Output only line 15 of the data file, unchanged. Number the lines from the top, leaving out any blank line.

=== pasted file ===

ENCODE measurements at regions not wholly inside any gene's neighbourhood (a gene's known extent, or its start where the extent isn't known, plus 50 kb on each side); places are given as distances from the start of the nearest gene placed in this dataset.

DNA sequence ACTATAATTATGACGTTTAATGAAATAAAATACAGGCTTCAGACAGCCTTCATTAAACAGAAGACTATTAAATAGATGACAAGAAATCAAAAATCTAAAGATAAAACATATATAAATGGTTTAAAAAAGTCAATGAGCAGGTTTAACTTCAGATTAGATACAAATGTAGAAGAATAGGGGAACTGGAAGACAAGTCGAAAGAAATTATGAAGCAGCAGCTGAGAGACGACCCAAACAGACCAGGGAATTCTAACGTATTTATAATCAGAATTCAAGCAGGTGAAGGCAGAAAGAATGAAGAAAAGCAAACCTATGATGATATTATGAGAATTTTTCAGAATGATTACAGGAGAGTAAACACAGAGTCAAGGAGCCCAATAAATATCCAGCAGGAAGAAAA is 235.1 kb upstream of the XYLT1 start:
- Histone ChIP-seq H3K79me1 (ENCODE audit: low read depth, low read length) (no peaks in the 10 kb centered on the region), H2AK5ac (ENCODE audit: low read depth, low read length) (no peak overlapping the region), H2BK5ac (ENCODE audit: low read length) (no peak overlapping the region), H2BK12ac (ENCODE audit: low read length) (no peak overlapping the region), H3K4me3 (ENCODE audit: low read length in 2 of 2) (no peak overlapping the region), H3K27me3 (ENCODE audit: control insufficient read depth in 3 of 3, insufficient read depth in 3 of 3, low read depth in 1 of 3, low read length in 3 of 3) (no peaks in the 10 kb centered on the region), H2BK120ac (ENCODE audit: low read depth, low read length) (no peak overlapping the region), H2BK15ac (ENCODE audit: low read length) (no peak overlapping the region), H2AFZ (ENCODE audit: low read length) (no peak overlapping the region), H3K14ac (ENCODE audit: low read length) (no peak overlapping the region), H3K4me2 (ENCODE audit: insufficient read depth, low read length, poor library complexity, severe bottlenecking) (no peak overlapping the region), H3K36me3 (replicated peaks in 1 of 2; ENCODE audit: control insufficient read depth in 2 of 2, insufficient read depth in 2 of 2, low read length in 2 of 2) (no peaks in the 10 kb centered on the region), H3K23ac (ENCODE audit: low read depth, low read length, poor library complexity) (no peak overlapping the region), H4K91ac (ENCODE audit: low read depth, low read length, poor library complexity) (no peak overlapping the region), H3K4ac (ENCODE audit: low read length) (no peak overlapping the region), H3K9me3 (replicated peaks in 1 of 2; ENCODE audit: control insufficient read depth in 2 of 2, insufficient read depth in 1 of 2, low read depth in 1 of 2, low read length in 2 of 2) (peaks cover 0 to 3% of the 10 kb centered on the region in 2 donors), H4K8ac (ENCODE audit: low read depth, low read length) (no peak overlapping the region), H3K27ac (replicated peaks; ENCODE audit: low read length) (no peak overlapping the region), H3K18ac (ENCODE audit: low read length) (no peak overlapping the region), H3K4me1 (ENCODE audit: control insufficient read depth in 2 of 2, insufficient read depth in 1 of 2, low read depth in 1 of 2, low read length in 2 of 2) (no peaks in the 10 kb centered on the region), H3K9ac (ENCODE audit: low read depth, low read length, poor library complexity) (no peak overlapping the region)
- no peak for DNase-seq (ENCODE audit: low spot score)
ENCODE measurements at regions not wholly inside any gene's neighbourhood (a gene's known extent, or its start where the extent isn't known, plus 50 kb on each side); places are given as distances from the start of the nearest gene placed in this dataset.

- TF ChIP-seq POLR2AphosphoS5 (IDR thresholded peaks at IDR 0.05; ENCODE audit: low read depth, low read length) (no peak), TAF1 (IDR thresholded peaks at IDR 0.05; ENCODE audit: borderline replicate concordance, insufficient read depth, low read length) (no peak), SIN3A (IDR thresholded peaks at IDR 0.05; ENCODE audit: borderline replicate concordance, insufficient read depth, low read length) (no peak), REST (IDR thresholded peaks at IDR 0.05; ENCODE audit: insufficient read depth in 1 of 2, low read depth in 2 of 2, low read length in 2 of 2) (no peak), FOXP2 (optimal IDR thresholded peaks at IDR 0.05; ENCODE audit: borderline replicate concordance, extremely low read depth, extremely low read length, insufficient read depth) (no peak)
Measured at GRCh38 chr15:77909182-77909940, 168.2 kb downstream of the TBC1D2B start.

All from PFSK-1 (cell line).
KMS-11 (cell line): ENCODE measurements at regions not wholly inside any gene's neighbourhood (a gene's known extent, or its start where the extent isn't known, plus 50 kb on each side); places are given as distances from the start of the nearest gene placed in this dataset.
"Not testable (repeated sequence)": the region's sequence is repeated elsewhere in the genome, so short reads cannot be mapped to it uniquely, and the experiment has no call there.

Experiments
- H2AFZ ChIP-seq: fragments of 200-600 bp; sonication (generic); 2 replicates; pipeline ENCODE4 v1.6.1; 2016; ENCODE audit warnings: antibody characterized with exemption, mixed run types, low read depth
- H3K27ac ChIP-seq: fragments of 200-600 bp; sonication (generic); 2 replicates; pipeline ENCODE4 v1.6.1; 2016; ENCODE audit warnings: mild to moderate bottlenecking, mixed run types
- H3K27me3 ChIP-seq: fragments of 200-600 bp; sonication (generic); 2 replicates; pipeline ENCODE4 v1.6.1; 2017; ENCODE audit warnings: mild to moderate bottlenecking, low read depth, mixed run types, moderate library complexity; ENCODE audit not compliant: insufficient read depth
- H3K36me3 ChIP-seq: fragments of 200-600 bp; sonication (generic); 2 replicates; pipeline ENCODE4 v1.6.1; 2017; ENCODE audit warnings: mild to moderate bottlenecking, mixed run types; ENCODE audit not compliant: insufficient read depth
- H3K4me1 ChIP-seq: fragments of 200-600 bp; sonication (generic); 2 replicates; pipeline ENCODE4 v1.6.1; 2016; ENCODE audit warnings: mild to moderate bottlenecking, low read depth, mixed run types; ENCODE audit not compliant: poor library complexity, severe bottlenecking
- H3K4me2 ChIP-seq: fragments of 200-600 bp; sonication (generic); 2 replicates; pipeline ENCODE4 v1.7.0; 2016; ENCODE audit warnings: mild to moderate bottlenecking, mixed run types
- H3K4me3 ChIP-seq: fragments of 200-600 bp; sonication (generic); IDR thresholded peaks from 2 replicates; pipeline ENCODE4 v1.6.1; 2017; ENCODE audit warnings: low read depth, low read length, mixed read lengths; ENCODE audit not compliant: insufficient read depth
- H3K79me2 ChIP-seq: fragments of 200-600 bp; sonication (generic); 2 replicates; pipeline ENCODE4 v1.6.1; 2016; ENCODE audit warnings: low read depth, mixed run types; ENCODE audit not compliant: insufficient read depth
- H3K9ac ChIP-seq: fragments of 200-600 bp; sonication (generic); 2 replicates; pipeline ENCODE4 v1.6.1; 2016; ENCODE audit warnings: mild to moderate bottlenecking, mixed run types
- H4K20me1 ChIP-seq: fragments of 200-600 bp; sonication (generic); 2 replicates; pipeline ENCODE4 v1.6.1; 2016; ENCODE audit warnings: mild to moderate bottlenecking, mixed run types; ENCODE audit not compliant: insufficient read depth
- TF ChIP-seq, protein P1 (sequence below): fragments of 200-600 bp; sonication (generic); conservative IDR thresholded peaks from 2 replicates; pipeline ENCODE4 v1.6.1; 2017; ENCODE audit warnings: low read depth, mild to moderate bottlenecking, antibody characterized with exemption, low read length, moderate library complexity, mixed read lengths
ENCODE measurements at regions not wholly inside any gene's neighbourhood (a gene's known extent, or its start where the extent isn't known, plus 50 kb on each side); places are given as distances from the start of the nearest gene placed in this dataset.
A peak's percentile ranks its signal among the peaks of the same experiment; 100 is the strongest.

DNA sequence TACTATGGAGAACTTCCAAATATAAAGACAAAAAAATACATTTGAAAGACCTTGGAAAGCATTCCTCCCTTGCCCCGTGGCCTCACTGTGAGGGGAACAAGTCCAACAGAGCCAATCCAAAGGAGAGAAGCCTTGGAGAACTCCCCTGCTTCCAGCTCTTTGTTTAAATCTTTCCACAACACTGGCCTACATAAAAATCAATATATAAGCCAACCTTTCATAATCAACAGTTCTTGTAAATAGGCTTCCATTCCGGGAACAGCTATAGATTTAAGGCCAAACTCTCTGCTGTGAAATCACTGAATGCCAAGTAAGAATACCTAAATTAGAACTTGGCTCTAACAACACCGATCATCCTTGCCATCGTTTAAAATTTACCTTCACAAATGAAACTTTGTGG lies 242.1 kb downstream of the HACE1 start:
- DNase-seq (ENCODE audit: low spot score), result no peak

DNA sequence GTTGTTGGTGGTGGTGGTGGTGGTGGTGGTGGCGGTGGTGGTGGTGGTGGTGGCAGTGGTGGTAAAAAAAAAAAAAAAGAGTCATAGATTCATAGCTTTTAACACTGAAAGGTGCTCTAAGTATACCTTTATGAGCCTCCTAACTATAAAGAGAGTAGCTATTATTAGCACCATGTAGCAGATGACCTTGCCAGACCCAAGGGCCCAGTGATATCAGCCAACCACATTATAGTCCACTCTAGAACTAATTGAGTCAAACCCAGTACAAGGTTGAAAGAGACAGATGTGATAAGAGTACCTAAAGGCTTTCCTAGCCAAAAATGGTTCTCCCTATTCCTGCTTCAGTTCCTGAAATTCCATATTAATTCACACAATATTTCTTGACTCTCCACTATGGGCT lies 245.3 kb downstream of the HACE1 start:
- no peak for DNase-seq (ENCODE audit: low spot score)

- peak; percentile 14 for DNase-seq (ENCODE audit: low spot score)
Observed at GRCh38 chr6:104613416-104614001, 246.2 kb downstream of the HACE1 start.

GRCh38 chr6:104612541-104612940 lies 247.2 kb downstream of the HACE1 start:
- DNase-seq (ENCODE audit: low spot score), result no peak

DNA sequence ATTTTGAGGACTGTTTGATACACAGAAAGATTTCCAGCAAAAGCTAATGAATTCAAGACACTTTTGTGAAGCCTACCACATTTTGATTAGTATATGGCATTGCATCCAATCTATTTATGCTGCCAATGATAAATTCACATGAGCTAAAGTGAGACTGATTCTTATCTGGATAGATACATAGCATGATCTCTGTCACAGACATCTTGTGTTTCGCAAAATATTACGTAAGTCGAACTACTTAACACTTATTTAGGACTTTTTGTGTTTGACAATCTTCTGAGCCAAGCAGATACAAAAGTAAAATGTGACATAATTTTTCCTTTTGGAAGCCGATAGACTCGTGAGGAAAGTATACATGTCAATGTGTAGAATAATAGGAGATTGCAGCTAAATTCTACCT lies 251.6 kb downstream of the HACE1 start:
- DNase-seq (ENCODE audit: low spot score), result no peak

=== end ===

- H3K36me3 ChIP-seq: fragments of 200-600 bp; sonication (generic); 2 replicates; pipeline ENCODE4 v1.6.1; 2017; ENCODE audit warnings: mild to moderate bottlenecking, mixed run types; ENCODE audit not compliant: insufficient read depth